As the international community focuses its attention and resources on Ukraine, the chances of the conflict escalating elsewhere have grown. Bosnia-Herzegovina now faces the consequences of the lack of strategic foresight behind the Dayton Accords, the agreement which formed the country’s tripartite presidency between Orthodox Bosnian Serbs, Muslim Bosniaks and Catholic Croats. The agreement was crafted by Western powers in Dayton, Ohio, in response to the Yugoslav wars (1992-95) that saw a yearslong siege on the capital Sarajevo, culminating in the killing of over 8,000 Bosniaks at Srebrenica. Due to the short-term incentives behind the signing of Dayton and the lack of political motivation of the United States, the European Union and NATO to consider long-term implications of the agreement, the country is now at risk of disintegration and inter-ethnic tension similar to the catalyst of the genocide and wars of the 1990s. The 1992 referendum, which led to Bosnian Serbs declaring independence, catalyzing the Yugoslav wars, is frighteningly similar to current events that could potentially reignite the flames of ethnic strife.
The Serb Republic (Republika Srpska) within Bosnia-Herzegovina is now undertaking secessionist moves and fueling nationalist hatred, the likes of which make one fear the repetition of history. The Republika Srpska voted in December to withdraw itself from Bosnia-Herzegovina’s tax system, judiciary, and most concerningly, the armed forces. Just over two weeks ago, Republika Srpska also approved a draft resolution to follow the move through. Even more concerning is the rising nationalist sentiment among Serbs and sentiments as extreme as genocide denial, expressed through political statements and mass public demonstrations.
Fueling this fire is the virulent nationalist attitude of the Bosnian Serbs that caused the Yugoslav wars in 1992 and subsequent ethnic cleansing of Muslims. The hatred of some Bosnian Serbs toward the Bosniaks stems from the time of Ottoman-ruled Bosnia when many Serbs converted to Islam while the majority of Christians retained their freedom of worship under Muslim law. As such, Bosniaks are viewed as traitors and Ottoman co-conspirators, instilling in the hearts of many Serbs a desire for revenge that was openly expressed by the perpetrators of the 1995 genocide, centuries later.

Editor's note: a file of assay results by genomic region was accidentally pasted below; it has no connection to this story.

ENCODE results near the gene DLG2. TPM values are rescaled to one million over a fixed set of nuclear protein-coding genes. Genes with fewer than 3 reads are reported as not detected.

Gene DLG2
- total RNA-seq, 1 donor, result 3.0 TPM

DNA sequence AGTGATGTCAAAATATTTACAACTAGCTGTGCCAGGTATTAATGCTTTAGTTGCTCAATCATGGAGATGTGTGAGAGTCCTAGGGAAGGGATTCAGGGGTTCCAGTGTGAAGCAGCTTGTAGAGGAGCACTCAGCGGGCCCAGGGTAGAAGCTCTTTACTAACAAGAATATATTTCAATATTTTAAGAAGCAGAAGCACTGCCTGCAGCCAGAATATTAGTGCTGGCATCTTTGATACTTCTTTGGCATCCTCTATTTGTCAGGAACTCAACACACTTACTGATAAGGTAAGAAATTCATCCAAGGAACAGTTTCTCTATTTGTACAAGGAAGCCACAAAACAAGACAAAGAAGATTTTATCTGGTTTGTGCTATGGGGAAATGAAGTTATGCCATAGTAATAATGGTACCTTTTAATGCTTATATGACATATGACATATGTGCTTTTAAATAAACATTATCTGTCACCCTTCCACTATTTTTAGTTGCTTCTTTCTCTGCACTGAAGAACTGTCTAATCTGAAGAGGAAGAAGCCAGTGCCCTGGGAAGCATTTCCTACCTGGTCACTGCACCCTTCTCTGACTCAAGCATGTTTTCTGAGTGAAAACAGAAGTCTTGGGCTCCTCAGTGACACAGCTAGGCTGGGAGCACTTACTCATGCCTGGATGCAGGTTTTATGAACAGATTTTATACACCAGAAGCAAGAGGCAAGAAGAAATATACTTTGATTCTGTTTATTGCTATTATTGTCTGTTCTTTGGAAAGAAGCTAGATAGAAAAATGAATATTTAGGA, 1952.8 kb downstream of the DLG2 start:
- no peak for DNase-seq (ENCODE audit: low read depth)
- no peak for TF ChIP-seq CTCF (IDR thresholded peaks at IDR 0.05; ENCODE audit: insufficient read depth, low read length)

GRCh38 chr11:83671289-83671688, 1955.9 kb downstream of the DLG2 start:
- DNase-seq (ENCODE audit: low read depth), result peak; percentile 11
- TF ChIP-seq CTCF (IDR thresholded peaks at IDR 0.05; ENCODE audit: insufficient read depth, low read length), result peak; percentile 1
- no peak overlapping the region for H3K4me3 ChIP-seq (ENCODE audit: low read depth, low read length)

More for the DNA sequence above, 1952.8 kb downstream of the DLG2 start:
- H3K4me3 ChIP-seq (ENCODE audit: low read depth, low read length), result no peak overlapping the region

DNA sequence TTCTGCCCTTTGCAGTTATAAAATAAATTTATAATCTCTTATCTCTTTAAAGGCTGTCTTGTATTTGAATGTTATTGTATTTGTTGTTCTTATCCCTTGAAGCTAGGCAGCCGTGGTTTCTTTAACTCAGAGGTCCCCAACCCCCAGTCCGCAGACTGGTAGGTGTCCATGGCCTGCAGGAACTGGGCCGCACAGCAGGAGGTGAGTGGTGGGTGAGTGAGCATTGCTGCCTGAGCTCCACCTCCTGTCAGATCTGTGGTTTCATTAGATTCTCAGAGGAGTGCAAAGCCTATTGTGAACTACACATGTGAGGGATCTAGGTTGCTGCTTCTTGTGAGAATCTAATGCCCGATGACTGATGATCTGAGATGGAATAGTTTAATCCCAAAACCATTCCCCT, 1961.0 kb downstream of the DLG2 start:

Concerningly, in addition to political moves toward secession, Milorad Dodik, the Serb member of the Presidency of Bosnia-Herzegovina, has empowered such virulent and hateful forms of Serbian nationalist rhetoric. Dodik has recently also repealed laws that banned genocide denial as well as the praising of the perpetrators, such as Ratko Mladic who has continued to gain superhero status among Serbs from his prison cell. Disturbing scenes have been witnessed in Banja Luka, the capital of Republika Srpska, of Bosnian Serb paramilitaries on parade as well as the celebration of those like Mladic and others responsible for ethnic cleansings. While Bosniaks are unable to forget the painful memories from its recent past, secessionist Serbs persistently deny the genocides and resentment of the fact they could not gain full independence. With Bosnian Serb paramilitary forces openly parading in the streets and the open shameless expressions of racism reaching an all-time high since the genocide itself, one should fear for the Bosniaks minority living in the republic given the chances of escalation.
The reality is that the current tension in Bosnia-Herzegovina was completely foreseeable at the time of the signing of the Dayton Accords due to its inherent lack of foresight. The agreement’s essential flaw is that it neglected to ameliorate the underlying grievances behind the conflict. In order to halt the violence that had peaked with the Srebrenica genocide, the Dayton Accords split Bosnia-Herzegovina into three separate sub-states for Bosniaks, Serbs and Croats, respectively, with a joint presidency with respective representatives. As experts know, peace agreements like the Dayton Accords where the primary sole outcome is to stop physical violence are a Band-Aid and only the first step to solving a conflict. If grievances are not addressed, tension will continue to be bridled, and we see the manifestation of this in increased Bosnian Serb nationalist activity.